I have been having fun doing some easy solar dyeing using natural materials I gathered from my garden (cosmos in this case) or from our groceries (avocado in this case). I froze cosmos blossoms I picked from my garden last fall and solar dyed them for about 12 days in an alum and cream of tartar mono-mordanted bath (above is the exhaust of that bath where I have some yarn. Colors from my cosmos were quiet pale golden greens, but you can also get golds and pinks from different colors. I rinse the fiber after 10-12 days, then dry everything. Exhaust baths will sometimes give different hues and always paler hues. pH and mordant also affect the colors, as well as how much you heat it.
Pictured above are the cosmos-dyed wool in its final rinse and the lower photo is a display of cosmos-dyed wool (original bath), avocado-dyed wool and yarn (exhaust bath), and finally, my hand-spun yarn dyed in the original avocado solar dye bath. Search on "Solar Dyeing" at Mother Earth News website and you will find the general directions, then get some gallon glass jars from the local deli, some alum and cream or tartar, and collect your own natural materials to try out! I love the resulting soft colors that all go well with each other and our natural Shetland colors.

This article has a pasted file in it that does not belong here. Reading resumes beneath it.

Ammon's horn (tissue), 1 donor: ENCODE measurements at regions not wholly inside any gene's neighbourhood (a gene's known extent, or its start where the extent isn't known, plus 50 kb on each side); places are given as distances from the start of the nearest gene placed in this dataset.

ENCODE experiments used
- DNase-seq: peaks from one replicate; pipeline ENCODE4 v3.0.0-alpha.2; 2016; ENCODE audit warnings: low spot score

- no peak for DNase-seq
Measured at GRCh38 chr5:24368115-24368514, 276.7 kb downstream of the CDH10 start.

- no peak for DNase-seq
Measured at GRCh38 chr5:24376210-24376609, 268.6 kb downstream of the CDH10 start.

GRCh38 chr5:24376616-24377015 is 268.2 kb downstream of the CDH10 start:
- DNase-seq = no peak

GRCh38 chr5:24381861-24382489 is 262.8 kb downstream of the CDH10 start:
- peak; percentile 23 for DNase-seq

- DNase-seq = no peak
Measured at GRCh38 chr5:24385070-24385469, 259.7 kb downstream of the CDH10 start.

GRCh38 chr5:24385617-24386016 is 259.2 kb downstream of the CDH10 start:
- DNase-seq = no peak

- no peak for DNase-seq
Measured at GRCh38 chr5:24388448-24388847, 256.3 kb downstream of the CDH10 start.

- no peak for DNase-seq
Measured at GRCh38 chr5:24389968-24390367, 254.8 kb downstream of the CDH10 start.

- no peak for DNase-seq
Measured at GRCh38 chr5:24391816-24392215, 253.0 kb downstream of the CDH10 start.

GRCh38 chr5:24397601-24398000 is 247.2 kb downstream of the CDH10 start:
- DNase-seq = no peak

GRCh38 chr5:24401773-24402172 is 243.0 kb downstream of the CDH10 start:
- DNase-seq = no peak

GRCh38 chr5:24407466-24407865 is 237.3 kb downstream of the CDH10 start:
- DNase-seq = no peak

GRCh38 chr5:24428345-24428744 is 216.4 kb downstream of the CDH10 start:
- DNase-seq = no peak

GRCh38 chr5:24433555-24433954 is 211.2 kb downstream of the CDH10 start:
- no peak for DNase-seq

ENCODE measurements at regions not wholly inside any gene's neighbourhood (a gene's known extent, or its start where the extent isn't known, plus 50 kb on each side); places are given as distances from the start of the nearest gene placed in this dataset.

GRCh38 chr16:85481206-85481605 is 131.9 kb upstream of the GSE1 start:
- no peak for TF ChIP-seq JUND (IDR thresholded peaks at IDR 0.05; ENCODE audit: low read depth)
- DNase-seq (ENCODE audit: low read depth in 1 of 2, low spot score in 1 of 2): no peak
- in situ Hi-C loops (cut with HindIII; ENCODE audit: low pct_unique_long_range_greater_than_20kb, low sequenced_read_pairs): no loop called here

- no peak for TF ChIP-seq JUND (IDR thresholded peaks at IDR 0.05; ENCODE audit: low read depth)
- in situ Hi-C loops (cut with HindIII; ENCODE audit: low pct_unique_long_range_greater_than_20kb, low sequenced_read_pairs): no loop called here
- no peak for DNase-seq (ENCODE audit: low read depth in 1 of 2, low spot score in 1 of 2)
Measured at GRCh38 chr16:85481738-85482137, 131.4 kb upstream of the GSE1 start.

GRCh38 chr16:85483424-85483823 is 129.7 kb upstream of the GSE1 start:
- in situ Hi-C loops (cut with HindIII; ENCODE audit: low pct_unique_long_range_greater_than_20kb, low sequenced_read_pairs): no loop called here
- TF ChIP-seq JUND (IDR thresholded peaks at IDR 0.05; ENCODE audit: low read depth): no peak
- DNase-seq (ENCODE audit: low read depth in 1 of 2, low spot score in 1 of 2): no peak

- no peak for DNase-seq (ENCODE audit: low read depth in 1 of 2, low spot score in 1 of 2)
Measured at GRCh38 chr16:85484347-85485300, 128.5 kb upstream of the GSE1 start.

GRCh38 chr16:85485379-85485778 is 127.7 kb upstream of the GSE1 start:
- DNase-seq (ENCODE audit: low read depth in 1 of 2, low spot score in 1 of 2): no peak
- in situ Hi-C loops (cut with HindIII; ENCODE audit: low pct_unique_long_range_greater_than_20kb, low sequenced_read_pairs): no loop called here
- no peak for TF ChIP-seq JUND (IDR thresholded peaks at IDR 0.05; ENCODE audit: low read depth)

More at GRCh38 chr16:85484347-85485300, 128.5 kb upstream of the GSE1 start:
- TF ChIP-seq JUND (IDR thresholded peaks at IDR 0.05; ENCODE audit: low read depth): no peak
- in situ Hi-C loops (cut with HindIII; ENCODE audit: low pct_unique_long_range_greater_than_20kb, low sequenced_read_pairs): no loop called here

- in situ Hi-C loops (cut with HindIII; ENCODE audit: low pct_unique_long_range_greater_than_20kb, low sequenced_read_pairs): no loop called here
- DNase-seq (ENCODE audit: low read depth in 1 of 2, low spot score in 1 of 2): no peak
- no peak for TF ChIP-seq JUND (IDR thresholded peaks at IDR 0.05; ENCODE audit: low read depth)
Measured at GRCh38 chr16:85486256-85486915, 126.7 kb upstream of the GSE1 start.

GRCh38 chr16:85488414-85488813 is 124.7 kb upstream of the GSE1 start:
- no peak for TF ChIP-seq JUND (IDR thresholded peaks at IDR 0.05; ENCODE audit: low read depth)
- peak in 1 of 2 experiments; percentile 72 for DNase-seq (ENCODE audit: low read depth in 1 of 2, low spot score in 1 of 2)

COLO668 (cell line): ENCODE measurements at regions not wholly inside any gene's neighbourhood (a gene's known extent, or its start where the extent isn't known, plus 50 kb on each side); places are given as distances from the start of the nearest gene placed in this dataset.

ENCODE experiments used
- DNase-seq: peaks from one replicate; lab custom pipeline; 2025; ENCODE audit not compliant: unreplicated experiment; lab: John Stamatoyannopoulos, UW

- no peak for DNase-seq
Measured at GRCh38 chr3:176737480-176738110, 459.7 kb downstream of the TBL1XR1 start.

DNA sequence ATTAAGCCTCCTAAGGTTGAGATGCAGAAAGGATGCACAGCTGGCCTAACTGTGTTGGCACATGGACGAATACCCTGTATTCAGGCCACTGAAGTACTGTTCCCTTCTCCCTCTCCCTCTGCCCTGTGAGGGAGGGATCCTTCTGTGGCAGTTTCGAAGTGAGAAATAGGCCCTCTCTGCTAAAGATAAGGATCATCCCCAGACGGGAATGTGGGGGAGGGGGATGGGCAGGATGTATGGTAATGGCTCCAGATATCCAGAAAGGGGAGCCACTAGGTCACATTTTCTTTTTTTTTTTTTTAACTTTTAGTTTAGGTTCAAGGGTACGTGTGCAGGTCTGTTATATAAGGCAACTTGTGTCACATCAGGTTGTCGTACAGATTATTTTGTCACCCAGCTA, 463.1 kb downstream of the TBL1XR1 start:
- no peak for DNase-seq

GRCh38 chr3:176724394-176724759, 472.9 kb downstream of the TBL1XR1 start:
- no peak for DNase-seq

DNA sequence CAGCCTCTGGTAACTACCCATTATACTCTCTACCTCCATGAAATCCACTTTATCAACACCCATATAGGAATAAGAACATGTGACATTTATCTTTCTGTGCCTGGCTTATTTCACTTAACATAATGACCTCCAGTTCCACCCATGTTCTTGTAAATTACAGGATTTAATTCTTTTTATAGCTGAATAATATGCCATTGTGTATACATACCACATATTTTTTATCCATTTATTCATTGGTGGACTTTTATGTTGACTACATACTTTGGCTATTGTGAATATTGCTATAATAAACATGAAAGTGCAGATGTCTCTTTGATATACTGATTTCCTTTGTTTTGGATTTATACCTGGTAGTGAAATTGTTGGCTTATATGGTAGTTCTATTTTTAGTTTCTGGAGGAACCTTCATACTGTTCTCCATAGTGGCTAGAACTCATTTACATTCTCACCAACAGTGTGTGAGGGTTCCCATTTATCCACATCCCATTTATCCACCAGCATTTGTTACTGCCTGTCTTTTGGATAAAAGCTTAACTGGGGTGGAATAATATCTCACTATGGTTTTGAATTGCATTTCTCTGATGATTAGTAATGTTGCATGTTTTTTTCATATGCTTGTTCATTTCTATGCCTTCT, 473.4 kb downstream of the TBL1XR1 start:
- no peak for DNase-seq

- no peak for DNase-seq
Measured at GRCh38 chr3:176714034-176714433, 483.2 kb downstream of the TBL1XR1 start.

Jeanne Dukerschein loves animals and also has enjoyed lifelong interests in fiber arts, nature, and writing. In 2006, she learned to spin her own yarns and purchased her first Shetland ewe. Her poetry and fiber art, as well as her 20-year career as a freshwater biologist, carry common themes of nature, ecology, and